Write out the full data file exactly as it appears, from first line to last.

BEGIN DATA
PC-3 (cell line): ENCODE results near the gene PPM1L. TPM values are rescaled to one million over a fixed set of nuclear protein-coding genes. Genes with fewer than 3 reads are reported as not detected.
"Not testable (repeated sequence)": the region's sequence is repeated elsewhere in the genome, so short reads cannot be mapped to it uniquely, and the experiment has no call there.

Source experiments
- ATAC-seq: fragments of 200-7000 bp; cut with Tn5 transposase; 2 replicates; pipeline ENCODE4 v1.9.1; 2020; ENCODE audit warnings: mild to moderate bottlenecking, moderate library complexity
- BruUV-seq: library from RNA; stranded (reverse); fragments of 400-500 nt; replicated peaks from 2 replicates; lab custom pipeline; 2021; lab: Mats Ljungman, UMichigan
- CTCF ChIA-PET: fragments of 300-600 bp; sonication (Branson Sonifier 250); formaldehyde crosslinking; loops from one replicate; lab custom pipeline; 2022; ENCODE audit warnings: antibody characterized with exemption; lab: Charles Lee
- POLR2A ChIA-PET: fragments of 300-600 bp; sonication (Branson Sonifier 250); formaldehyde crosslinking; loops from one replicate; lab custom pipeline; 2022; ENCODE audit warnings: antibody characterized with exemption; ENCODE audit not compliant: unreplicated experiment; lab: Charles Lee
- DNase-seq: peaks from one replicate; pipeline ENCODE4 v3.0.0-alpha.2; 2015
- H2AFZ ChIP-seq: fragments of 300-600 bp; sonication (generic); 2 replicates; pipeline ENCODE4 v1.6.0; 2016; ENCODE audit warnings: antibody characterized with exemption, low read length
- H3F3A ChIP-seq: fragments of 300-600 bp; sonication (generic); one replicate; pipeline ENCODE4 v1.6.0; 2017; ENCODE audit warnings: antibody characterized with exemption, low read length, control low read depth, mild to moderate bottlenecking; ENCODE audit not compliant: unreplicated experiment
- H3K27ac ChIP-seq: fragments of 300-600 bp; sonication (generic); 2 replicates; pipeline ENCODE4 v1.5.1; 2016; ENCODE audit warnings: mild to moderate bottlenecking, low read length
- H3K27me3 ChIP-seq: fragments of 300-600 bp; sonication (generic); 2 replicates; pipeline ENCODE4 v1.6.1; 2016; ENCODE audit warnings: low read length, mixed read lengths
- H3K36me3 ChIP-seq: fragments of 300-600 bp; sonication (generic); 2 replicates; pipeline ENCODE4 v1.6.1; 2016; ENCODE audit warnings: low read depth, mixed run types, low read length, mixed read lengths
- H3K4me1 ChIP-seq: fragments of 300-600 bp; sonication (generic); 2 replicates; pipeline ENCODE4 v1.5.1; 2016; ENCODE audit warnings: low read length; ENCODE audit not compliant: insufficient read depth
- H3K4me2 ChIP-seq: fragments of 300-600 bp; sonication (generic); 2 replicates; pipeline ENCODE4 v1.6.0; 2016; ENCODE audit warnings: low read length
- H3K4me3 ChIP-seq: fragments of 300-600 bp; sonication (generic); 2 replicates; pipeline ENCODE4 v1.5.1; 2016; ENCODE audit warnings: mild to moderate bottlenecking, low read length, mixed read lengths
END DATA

PC-3 (cell line): ENCODE results near the gene PPM1L. TPM values are rescaled to one million over a fixed set of nuclear protein-coding genes. Genes with fewer than 3 reads are reported as not detected.
"Not testable (repeated sequence)": the region's sequence is repeated elsewhere in the genome, so short reads cannot be mapped to it uniquely, and the experiment has no call there.

Source experiments
- ATAC-seq: fragments of 200-7000 bp; cut with Tn5 transposase; 2 replicates; pipeline ENCODE4 v1.9.1; 2020; ENCODE audit warnings: mild to moderate bottlenecking, moderate library complexity
- BruUV-seq: library from RNA; stranded (reverse); fragments of 400-500 nt; replicated peaks from 2 replicates; lab custom pipeline; 2021; lab: Mats Ljungman, UMichigan
- CTCF ChIA-PET: fragments of 300-600 bp; sonication (Branson Sonifier 250); formaldehyde crosslinking; loops from one replicate; lab custom pipeline; 2022; ENCODE audit warnings: antibody characterized with exemption; lab: Charles Lee
- POLR2A ChIA-PET: fragments of 300-600 bp; sonication (Branson Sonifier 250); formaldehyde crosslinking; loops from one replicate; lab custom pipeline; 2022; ENCODE audit warnings: antibody characterized with exemption; ENCODE audit not compliant: unreplicated experiment; lab: Charles Lee
- DNase-seq: peaks from one replicate; pipeline ENCODE4 v3.0.0-alpha.2; 2015
- H2AFZ ChIP-seq: fragments of 300-600 bp; sonication (generic); 2 replicates; pipeline ENCODE4 v1.6.0; 2016; ENCODE audit warnings: antibody characterized with exemption, low read length
- H3F3A ChIP-seq: fragments of 300-600 bp; sonication (generic); one replicate; pipeline ENCODE4 v1.6.0; 2017; ENCODE audit warnings: antibody characterized with exemption, low read length, control low read depth, mild to moderate bottlenecking; ENCODE audit not compliant: unreplicated experiment
- H3K27ac ChIP-seq: fragments of 300-600 bp; sonication (generic); 2 replicates; pipeline ENCODE4 v1.5.1; 2016; ENCODE audit warnings: mild to moderate bottlenecking, low read length
- H3K27me3 ChIP-seq: fragments of 300-600 bp; sonication (generic); 2 replicates; pipeline ENCODE4 v1.6.1; 2016; ENCODE audit warnings: low read length, mixed read lengths
- H3K36me3 ChIP-seq: fragments of 300-600 bp; sonication (generic); 2 replicates; pipeline ENCODE4 v1.6.1; 2016; ENCODE audit warnings: low read depth, mixed run types, low read length, mixed read lengths
- H3K4me1 ChIP-seq: fragments of 300-600 bp; sonication (generic); 2 replicates; pipeline ENCODE4 v1.5.1; 2016; ENCODE audit warnings: low read length; ENCODE audit not compliant: insufficient read depth
- H3K4me2 ChIP-seq: fragments of 300-600 bp; sonication (generic); 2 replicates; pipeline ENCODE4 v1.6.0; 2016; ENCODE audit warnings: low read length
- H3K4me3 ChIP-seq: fragments of 300-600 bp; sonication (generic); 2 replicates; pipeline ENCODE4 v1.5.1; 2016; ENCODE audit warnings: mild to moderate bottlenecking, low read length, mixed read lengths